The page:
We all know how fast the days go by: If I blink, it will already be mid-semester. This kind of mental flash-forward makes me start stressing. What if I don't fulfill any of my academic or health goals? What if everything is a blur and I spend my Winter Break wondering what on earth I did this semester?
My solution? Do some pre-experimenting before the semester really kicks in. It's like pregaming but there's no risk of a headache. These tiny experiments focused on academics, improving health, and capturing memories were a nice forceful kick back into the land of living-in-the-moment.
Work: 30-Minutes of Learning a Day
30-minute recipes, workouts, Pomodoro Technique, fill in the blank; the world loves this seemingly-doable amount of time that can still produce results. I, too am infatuated with this round number and decided that it would be good for learning purposes while keeping things fresh.
The experiment of spending 30 minutes a day learning something new for a week was born. It's easy to get burnt out on academics and forget that learning can be done just for the sake of learning.
Learning doesn't stop after college. However, it's all too common to not want to crack open another learning resource post-college. We all know that feeling of being home for summer break and just wanting to vegetate.
My experiment coincided with Syllabus Week. While the majority of this week was dedicated to starting my reading assignments, there were a few days when I just wanted to do something unrelated to a textbook. So I spent those 30 minutes taking notes on an article from a news site I frequent or a blog post I found really helpful.
While those notes obviously weren't related to academics, I think getting into the habit of seeking new things to learn in bite-sized pieces would help anybody with their academic performance. This experiment keeps learning in the forefront of your mind rather than your grades or how much you hate a certain boring subject. This is a much more optimistic mindset to have.
I also love how this challenge feels so doable. Having a benchmark of: "Oh! New topic to learn about" every 30 minutes also helps break down assignments that include large volumes of hard-to-digest information.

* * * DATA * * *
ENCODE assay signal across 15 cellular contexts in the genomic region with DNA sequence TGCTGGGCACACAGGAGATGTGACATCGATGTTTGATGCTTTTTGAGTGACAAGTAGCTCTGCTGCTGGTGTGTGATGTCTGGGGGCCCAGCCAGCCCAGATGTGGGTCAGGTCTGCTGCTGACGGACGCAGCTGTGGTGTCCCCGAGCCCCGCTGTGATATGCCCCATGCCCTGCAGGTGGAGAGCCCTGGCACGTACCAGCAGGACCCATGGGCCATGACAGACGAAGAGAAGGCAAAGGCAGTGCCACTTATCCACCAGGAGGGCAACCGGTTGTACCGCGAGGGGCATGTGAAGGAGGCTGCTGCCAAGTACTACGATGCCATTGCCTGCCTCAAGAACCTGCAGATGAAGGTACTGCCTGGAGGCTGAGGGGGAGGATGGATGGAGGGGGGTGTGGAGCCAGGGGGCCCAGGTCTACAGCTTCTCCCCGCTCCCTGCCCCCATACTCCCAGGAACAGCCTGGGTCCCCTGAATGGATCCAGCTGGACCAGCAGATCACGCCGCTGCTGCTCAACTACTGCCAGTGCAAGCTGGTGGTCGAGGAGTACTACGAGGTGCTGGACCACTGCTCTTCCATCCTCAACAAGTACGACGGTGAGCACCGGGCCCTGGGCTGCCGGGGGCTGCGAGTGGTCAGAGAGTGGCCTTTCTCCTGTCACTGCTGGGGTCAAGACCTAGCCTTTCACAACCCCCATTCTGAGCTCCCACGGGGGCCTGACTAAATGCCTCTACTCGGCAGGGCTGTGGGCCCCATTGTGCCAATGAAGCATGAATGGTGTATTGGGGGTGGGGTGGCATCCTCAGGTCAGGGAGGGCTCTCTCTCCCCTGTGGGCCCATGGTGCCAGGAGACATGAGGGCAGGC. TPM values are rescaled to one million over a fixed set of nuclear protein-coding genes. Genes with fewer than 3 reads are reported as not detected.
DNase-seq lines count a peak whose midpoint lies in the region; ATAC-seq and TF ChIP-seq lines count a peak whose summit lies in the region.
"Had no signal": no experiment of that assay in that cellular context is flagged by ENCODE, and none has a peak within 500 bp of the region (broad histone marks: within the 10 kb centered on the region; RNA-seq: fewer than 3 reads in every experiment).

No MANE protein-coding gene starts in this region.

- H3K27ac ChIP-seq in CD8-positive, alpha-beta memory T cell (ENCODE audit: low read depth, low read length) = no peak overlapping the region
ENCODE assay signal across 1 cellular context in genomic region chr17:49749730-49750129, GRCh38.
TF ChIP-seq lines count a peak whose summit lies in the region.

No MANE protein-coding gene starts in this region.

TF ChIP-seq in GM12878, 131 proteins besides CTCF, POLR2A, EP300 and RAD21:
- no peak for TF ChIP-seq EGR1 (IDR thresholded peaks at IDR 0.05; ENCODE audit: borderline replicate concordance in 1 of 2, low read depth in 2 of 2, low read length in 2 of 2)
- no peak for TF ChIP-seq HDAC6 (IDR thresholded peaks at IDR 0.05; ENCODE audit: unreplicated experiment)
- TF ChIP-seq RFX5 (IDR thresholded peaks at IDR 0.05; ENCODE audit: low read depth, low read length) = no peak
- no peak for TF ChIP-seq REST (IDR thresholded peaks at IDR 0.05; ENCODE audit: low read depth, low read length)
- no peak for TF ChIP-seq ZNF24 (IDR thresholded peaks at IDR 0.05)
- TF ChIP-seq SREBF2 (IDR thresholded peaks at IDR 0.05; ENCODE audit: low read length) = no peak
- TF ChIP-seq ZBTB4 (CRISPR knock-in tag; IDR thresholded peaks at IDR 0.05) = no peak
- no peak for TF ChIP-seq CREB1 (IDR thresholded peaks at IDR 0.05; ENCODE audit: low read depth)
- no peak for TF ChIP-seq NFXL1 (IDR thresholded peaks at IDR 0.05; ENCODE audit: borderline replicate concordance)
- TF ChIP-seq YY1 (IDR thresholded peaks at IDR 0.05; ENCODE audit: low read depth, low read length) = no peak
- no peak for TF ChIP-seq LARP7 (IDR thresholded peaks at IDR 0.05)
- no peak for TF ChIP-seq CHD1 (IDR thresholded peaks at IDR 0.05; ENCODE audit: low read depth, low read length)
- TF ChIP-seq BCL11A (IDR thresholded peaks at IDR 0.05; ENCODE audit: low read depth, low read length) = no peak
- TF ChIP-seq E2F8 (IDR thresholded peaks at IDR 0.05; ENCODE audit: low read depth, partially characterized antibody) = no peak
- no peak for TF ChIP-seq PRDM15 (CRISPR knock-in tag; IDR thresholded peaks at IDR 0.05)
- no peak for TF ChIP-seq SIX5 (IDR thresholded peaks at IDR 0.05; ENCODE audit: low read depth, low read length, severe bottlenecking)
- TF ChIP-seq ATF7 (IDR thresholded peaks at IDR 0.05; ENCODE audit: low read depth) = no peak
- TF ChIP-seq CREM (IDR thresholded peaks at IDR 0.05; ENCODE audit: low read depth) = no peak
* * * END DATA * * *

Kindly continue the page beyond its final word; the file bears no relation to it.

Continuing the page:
Play: Corner Photos
Welcome to the corner of my mind. I kid, I kid. Instead, look at the corners from parts of my life.
An MIT admissions counselor listed 50 advice points for incoming freshman, one being: "Take a lot of pictures. One of my major regrets in life is that I didn't take more pictures in college." I could agree with that.
Taking a picture a day for two weeks is purported to be good for the soul and all that jazz. Also, memories! I stuck to "corners," with my pictures being mostly architecture and nature. It's a lot more of a reflex to take pictures of your friends and of yourself (selfies, cough) and we miss out on documenting the small things that actually do make up a big portion of our lives.
Not everything I snapped was Instagram-worthy, but some of the more mundane pictures I took were things I'll likely feel nostalgic for post-graduation. I didn't want to skip taking a picture of, for example, that boardwalk I always walk on, because it was too dull and then kick myself for it later on.
Taking photos of "corners" is also a good memory trigger. It helps reconstruct the total scenario surrounding the corner. For instance, I saw that black cat almost every day in the parking lot of my internship's office. Looking at that picture reminds me of my internship and this small, cute detail that I otherwise would have forgotten about.
Rest: A Plant a Meal Keeps the Doctor Away
The college diet is synonymous with junk food and ramen. It's so easy to forget to eat anything remotely healthy when you're running around all day. The KISS (Keep It Simple, Stupid) solution to this problem? Eat a plant at every meal!
Fruits, vegetables, legumes, they're all game. No macro tracking, no calorie tracking, just eat a plant at every meal and you're doing something good for your health.
I ate a lot of fruit for breakfast. Lunch involved chopped up vegetables with hummus and pita bread or cucumber/tomato/lettuce in my sandwiches. Dinner was surprisingly the meal that involved the least amount of vegetables but I tried to negate that with a piece of fruit as my dessert.
Overall, this is a small way to transition yourself to a healthier diet while not obsessing over tracking and ratios and numbers. Any tiny tweak to your health ends up having a great, positive impact on your overall well-being.
What have you been experimenting with this month?
What have you been prodding at for your own satisfaction? Have you tried out any of my experiments? Will you? What would you like me to test out for my next post?